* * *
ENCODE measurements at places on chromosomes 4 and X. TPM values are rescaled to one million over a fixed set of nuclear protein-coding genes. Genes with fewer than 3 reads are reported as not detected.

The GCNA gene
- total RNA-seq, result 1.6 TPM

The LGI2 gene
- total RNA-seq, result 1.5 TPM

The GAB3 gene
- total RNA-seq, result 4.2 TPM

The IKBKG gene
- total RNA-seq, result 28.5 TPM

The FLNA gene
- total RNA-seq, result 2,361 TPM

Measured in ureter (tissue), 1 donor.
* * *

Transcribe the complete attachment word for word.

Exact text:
ENCODE measurements at places on chromosomes 4 and X. TPM values are rescaled to one million over a fixed set of nuclear protein-coding genes. Genes with fewer than 3 reads are reported as not detected.

The GCNA gene
- total RNA-seq, result 1.6 TPM

The LGI2 gene
- total RNA-seq, result 1.5 TPM

The GAB3 gene
- total RNA-seq, result 4.2 TPM

The IKBKG gene
- total RNA-seq, result 28.5 TPM

The FLNA gene
- total RNA-seq, result 2,361 TPM

Measured in ureter (tissue), 1 donor.